Monday, July 26, 2010

Of Film Diaries & Biopics, Philosophers, Aliens, and Prog Keyboardists

Good interview with London writer and Selected Ballads favorite Iain Sinclair here [via].  The video, a sort-of guided tour of Hackney with Sinclair, is the real highlight, and a must-see if you're a fan, as it includes bits of his 8mm film diary from the '60s and '70s.  I really want to see more of this footage.  Maybe someone could collaborate with Sinclair on editing a couple hours of highlights from the diary, fly him over, and screen it at Anthology Film Archives (with live narration?).

Speaking of Anthology, their Anti-Biopic series (in its final week) was a brilliant idea well executed.  I've seen only two of the films so far, Ken Russell's over-the-top-of-the-top Lisztomania and Derek Jarman's cerebral, irreverent, and altogether engrossing Wittgenstein, but the impressive range of the series and the film knowledge that went into putting it together is clear from just reading through the program.  With Roger Daltrey (as Liszt), Ringo (as the Pope), and Rick Wakeman (as an Aryan FrankenThor - you just have to see it - and the man responsible for the soundtrack), Lisztomania makes Tommy seem restrained, as if Pete Townsend's conception was holding Russell back from really letting his freak flag fly.  Lisztomania is as quintessential a '70s movie as any of the gritty, realistic Dog Day Afternoons that are now so associated with that decade.  [Update: I just saw that Lincoln Center is about to kick off a Russell retrospective, including appearances from the master himself.]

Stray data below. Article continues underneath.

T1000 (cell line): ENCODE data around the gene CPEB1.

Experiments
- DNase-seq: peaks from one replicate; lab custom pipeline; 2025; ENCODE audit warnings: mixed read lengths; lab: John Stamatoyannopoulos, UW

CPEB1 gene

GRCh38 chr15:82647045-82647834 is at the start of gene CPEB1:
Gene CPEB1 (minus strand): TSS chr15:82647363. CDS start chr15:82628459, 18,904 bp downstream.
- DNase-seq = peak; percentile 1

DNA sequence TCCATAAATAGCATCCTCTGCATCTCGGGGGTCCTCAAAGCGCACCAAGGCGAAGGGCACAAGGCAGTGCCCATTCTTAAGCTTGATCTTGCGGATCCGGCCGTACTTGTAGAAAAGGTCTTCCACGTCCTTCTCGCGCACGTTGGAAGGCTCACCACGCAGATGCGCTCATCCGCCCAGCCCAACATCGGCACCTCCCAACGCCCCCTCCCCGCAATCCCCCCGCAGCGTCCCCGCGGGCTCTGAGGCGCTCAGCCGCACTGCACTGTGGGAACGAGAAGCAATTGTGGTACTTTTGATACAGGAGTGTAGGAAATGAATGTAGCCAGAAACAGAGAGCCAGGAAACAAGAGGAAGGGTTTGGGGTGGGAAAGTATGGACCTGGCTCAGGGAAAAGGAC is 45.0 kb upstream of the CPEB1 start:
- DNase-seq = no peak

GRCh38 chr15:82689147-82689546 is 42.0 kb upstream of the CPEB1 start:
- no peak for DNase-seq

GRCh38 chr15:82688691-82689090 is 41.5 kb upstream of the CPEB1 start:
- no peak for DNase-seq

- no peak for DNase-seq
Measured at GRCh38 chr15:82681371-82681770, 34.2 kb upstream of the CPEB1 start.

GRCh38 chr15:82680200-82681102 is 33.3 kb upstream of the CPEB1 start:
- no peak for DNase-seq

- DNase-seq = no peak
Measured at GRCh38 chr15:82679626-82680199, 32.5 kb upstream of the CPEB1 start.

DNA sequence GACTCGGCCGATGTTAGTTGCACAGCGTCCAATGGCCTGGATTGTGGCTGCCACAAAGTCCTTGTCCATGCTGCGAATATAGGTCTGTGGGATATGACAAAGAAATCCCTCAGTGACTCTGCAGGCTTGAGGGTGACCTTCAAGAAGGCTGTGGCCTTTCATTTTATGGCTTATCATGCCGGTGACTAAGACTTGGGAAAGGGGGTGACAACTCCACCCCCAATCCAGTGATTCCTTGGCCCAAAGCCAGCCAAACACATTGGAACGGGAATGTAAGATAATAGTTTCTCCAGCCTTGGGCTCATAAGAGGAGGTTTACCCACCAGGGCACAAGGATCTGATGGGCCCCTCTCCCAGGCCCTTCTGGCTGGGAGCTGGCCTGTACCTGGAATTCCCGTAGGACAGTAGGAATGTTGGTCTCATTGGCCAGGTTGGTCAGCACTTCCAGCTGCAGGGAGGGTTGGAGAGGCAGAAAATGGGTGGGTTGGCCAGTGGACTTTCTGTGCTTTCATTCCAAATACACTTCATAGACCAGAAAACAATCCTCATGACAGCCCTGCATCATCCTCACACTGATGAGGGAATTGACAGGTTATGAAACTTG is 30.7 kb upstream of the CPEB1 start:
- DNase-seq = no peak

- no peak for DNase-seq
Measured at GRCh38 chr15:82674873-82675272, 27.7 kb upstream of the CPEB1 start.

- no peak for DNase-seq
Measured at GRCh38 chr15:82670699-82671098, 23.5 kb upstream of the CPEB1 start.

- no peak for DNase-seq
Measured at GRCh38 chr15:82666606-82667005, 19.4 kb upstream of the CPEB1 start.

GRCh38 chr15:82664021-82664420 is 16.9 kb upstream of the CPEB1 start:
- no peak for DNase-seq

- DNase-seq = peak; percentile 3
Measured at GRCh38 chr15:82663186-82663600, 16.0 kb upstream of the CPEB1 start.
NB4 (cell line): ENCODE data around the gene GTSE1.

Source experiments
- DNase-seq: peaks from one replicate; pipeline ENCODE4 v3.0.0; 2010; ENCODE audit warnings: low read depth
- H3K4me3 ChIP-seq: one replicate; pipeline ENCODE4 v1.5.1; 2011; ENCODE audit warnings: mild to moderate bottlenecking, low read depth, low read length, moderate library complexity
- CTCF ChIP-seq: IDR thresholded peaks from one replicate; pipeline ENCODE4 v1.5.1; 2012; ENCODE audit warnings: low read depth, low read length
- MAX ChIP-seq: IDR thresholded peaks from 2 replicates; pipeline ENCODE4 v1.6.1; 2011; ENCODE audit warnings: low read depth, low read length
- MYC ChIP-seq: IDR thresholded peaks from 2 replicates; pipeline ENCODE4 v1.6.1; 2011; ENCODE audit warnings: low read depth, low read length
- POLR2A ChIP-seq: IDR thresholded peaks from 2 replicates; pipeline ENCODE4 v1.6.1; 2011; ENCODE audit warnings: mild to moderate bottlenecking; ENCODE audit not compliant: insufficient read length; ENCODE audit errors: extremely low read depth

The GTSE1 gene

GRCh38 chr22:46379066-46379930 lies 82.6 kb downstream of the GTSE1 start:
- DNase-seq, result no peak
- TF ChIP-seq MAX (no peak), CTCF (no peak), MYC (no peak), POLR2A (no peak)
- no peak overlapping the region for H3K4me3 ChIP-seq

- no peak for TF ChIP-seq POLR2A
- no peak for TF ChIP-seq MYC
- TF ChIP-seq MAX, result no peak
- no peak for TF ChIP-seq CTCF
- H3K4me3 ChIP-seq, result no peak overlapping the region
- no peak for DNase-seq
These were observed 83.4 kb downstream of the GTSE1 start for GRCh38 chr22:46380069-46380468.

Wittgenstein, the biography of a notoriously difficult-to-understand (and yet highly quotable) philosopher filmed against a black backdrop, could have easily been as dry as Lisztomania is juicy.  Though it runs at a decidedly cooler temperature, Jarman's film has its fair share of sex and eccentricity, integrated with, rather than providing relief from, the philosophy at the core of the story.  The most memorable example of this integration is the glockenspiel-playing "little green man" from outer space who engages the young Wittgenstein in a philosophical dialogue.  Had this dialogue been set in a Greek temple with phallus-shaped columns and scored with some wicked prog synth, it would've been worthy of Ken Russell.

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